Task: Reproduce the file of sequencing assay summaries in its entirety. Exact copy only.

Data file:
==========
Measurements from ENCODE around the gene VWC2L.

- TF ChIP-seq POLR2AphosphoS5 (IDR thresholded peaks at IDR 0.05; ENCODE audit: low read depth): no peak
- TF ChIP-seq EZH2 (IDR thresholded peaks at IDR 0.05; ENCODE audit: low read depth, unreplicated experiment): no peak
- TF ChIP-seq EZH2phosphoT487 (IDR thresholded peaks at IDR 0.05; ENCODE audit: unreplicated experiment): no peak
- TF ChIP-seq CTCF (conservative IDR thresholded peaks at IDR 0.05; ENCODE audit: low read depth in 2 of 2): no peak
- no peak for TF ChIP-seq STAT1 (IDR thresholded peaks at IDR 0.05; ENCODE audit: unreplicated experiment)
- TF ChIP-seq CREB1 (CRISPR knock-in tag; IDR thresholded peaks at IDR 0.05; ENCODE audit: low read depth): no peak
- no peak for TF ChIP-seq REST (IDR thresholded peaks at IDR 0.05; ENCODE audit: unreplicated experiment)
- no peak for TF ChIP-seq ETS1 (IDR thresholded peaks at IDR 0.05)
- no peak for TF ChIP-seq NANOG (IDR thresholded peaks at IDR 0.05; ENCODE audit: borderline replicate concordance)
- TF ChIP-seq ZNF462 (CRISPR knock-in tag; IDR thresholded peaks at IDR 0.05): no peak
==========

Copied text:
Measurements from ENCODE around the gene VWC2L.

- TF ChIP-seq POLR2AphosphoS5 (IDR thresholded peaks at IDR 0.05; ENCODE audit: low read depth): no peak
- TF ChIP-seq EZH2 (IDR thresholded peaks at IDR 0.05; ENCODE audit: low read depth, unreplicated experiment): no peak
- TF ChIP-seq EZH2phosphoT487 (IDR thresholded peaks at IDR 0.05; ENCODE audit: unreplicated experiment): no peak
- TF ChIP-seq CTCF (conservative IDR thresholded peaks at IDR 0.05; ENCODE audit: low read depth in 2 of 2): no peak
- no peak for TF ChIP-seq STAT1 (IDR thresholded peaks at IDR 0.05; ENCODE audit: unreplicated experiment)
- TF ChIP-seq CREB1 (CRISPR knock-in tag; IDR thresholded peaks at IDR 0.05; ENCODE audit: low read depth): no peak
- no peak for TF ChIP-seq REST (IDR thresholded peaks at IDR 0.05; ENCODE audit: unreplicated experiment)
- no peak for TF ChIP-seq ETS1 (IDR thresholded peaks at IDR 0.05)
- no peak for TF ChIP-seq NANOG (IDR thresholded peaks at IDR 0.05; ENCODE audit: borderline replicate concordance)
- TF ChIP-seq ZNF462 (CRISPR knock-in tag; IDR thresholded peaks at IDR 0.05): no peak